Authorities in Guangzhou, South China, have fixed over 90 percent of improper names of residential areas and major projects, local newspaper Southern Metropolitan Daily reported on Tuesday.
A total of 23 improper place names were identified in the first study in Guangzhou, part of a nationwide campaign that started in December.
The campaign primarily targets improper names of newly built residential areas and major projects that have had a negative social effect and stirred strong public reaction, such as those featuring exaggerations, unrelated foreign elements, strange and vulgar words and repetitive names.
The Guangzhou Civil Affairs Bureau this week launched door-to-door inspections of these areas and projects.
By June 21, more than 90 percent had conducted self inspections and dismantled signs with incorrect names.
For instance, Yipinhushan, meaning "first-class lakes and mountains" changed its name to Yulingshanzhuang, which means "a promising mountain villa".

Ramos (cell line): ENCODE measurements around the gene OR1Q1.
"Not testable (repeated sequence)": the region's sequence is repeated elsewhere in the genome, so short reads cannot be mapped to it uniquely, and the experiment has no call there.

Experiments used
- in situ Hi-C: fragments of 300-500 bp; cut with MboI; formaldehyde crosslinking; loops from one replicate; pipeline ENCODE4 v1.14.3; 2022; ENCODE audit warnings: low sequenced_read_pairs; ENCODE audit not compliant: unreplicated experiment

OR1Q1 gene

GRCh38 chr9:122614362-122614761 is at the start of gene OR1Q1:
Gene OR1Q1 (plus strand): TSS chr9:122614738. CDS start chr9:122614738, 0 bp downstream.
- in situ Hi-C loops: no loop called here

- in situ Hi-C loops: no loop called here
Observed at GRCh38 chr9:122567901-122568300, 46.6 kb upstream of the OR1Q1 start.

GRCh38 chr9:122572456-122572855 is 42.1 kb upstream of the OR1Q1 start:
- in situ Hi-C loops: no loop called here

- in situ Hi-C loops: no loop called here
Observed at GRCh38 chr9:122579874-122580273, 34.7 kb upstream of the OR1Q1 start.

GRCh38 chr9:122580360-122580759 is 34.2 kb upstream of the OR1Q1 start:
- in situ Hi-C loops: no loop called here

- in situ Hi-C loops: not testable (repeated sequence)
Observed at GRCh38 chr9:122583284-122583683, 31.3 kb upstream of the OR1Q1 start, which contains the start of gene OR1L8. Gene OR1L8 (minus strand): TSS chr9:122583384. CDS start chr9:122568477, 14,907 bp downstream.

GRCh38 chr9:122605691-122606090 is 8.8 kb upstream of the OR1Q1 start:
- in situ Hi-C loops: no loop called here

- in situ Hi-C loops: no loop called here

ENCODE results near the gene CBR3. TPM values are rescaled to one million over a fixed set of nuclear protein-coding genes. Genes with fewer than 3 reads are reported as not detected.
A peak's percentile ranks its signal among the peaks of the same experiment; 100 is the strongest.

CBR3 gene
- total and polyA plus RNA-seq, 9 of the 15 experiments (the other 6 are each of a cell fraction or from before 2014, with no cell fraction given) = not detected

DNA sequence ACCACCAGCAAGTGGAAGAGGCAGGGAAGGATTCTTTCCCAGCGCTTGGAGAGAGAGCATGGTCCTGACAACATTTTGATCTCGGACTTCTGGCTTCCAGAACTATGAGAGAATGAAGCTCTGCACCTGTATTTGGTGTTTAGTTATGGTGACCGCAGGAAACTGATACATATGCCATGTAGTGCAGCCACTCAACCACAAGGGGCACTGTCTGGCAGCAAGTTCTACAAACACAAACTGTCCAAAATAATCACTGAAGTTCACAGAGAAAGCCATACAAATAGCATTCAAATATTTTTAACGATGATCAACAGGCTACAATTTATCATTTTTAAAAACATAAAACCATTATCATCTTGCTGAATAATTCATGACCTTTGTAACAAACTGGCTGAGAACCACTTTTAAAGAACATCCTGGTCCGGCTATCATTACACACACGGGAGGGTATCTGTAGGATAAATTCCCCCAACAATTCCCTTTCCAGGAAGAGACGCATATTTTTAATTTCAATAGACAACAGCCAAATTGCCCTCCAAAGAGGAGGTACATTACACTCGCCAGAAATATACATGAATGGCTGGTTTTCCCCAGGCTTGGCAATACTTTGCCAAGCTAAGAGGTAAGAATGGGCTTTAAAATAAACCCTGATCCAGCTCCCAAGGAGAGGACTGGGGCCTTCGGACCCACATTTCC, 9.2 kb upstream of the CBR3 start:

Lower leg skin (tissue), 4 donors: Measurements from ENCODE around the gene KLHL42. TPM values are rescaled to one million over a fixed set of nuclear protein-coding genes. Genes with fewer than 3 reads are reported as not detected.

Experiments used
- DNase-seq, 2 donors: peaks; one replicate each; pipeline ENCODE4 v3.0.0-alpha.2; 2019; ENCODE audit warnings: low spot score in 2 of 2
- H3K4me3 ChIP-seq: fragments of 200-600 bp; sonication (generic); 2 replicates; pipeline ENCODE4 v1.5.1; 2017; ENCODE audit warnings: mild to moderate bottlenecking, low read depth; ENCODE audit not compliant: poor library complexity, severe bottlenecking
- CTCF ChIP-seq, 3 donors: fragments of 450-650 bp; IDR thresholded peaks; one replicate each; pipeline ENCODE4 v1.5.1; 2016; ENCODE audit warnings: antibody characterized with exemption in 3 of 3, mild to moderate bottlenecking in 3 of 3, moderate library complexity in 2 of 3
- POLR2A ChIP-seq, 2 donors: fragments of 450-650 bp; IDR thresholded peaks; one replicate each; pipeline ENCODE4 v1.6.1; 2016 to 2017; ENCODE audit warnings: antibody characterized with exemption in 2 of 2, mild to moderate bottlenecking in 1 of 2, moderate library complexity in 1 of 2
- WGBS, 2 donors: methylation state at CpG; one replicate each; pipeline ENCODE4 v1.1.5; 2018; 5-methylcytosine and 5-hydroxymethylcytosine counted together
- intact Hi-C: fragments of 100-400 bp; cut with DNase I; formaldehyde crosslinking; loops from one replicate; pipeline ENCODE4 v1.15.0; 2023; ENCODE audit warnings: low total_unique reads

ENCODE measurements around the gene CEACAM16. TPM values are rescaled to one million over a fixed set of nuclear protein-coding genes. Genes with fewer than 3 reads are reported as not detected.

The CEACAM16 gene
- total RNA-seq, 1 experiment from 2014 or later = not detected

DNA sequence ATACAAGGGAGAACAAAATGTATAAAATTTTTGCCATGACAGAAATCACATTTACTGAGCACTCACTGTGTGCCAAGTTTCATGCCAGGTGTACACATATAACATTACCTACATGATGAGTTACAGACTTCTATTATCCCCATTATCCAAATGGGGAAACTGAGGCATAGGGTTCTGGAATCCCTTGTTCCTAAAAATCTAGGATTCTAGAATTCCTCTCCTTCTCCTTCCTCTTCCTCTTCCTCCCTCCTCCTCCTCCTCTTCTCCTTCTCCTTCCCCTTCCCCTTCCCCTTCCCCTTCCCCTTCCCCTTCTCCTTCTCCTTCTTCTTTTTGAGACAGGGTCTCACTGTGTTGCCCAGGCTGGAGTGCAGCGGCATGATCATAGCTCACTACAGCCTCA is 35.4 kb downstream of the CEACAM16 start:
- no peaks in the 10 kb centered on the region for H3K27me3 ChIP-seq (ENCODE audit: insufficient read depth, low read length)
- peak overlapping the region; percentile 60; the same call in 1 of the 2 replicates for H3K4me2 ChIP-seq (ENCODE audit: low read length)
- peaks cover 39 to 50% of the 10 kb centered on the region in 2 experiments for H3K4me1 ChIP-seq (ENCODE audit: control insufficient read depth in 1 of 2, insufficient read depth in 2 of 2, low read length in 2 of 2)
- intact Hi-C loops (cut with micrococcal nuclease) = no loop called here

An official with the Guangzhou Civil Affairs Bureau dispelled concerns that the name corrections would result in confusion, saying that each residential area or building has an approved standard place name that should be widely used in advertising and signing contracts, rather than improper names.
Some resident have expressed concerns that changes could lead to a cascade of costly adjustments, including addresses on ID cards, household registration documents and property rights certificates.
In response, the bureau said addresses on these documents will not be affected since their addresses are in line with road names.
The Ministry of Civil Affairs on June 21 instructed local authorities to act prudently and appropriately in a campaign against improper place names.